If you have swelling in your fingers sit on a chair and place your elbow on cushions so that it is level or slightly higher than your shoulder. In this position point your hand towards the ceiling then open and close your hand as this will help to reduce any swelling further.

Consuming alcohol, massaging the injured area and applying heat can all be detrimental in the early stages of healing and therefore should be avoided.

Rehabilitation and recovery

If you follow this basic advice your injury should take around six weeks to heal. However, everyone recovers from injuries at different rates and it is dependant on the severity of the injury and the presence of any other medical problems. It is possible that you may be back to normal in two weeks, however it is also possible you may suffer symptoms for up to three months.

After 72 hours it is very important you try to start using your hand and fingers normally again when doing everyday tasks like washing, dressing and eating.

The exercises below will help you to regain full function, flexibility and strength and you should try to practice them on each injured finger 10 times, 4 times per day.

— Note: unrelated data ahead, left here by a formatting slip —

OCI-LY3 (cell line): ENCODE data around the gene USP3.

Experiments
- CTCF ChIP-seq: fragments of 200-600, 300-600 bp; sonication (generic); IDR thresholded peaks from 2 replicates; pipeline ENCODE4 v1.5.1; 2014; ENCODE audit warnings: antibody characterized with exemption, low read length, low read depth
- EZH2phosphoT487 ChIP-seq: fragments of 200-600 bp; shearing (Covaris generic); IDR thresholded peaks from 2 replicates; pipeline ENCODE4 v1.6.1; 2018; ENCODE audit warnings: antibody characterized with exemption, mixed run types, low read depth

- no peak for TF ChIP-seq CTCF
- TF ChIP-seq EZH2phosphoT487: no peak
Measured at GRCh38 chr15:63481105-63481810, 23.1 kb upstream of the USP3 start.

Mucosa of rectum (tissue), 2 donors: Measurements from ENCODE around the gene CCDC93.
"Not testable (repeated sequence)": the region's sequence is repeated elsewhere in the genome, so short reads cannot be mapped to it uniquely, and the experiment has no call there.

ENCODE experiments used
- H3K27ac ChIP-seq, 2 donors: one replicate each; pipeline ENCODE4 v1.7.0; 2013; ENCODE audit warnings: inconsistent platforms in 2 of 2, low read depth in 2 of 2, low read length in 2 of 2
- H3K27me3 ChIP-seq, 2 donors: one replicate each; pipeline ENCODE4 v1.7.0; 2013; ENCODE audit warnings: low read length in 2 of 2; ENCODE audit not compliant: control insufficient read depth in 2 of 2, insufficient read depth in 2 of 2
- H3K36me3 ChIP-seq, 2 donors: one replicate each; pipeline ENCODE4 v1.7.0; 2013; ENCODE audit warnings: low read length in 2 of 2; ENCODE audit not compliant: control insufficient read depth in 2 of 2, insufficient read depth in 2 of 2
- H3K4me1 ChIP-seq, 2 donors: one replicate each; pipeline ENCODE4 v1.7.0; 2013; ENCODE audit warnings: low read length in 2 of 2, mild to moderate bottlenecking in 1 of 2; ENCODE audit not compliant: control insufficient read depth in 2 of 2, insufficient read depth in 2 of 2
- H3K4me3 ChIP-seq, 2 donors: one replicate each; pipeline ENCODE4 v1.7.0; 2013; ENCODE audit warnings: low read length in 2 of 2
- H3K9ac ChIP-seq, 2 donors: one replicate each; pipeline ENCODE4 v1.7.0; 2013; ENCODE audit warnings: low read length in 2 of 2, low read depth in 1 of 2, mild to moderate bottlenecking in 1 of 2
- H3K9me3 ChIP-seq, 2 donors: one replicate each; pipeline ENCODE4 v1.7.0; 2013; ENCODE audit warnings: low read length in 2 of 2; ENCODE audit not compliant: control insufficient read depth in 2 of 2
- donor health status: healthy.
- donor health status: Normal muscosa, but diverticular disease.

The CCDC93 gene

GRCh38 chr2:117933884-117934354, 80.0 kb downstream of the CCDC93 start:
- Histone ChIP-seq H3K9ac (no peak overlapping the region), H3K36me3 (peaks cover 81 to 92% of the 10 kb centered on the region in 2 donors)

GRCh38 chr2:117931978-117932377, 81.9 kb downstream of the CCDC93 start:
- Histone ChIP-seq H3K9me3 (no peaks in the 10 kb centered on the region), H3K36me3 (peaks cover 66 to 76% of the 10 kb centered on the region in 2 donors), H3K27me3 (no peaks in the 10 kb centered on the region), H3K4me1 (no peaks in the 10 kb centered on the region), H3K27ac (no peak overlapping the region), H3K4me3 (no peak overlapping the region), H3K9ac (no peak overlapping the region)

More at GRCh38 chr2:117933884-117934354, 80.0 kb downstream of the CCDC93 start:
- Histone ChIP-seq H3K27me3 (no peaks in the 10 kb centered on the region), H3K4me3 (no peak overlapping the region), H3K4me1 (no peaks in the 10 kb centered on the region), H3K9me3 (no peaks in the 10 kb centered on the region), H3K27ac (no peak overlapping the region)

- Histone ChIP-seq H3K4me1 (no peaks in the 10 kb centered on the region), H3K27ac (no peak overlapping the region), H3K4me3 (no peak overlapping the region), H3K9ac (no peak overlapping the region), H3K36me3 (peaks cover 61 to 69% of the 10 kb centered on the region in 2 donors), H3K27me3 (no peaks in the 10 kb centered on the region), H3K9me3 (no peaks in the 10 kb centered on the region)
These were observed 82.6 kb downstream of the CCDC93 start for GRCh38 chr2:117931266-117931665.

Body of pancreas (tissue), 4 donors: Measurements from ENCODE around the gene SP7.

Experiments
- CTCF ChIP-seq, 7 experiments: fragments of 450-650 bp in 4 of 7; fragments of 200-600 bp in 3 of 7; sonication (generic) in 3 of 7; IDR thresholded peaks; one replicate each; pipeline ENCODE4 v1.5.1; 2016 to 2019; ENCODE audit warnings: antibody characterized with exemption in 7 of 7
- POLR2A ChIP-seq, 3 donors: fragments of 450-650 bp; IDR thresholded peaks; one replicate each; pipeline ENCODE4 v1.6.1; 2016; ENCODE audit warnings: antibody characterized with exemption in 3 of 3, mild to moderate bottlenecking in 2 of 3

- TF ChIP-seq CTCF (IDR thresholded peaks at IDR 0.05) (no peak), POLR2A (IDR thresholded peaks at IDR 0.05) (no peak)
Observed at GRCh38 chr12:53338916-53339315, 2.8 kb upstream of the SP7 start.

You may experience more discomfort when you start the exercises. However, this is normal and does not mean you should stop. If your symptoms remain worse for more than two hours after the exercises then you should decrease the number of each exercise that you do and build up again slowly.

1. Hold your finger with your other hand just below the top joint, preventing the other joints from moving.

Rehabilitation and recovery - Step 1

Now bend the top joint of your finger down as far as you can and feel it stretching.

Hold 10 seconds and then straighten.

2. Hold your finger with the other hand just below the middle joint, preventing the bottom joint from moving.

Rehabilitation and recovery - Step 2

Bend the middle joint of your finger down as far as you can and feel it stretching.

Hold 10 seconds and then straighten.

3. Support your elbow on a table with your wrist straight and fingers pointing towards the ceiling.

Rehabilitation and recovery - Step 3

Bend your fingers across the knuckles and middle joints only. Keep your fingertips straight and trying to stretch them towards your wrist.

Stretch for 10 seconds and then straighten your fingers again.

4. Support your elbow on a table with your wrist straight and fingers pointing towards the ceiling.

Rehabilitation and recovery - Step 4

Bend the top two joints of your fingers down as far as you can into a hook grip and feel them stretching.

Hold the stretch for 10 seconds, and then straighten.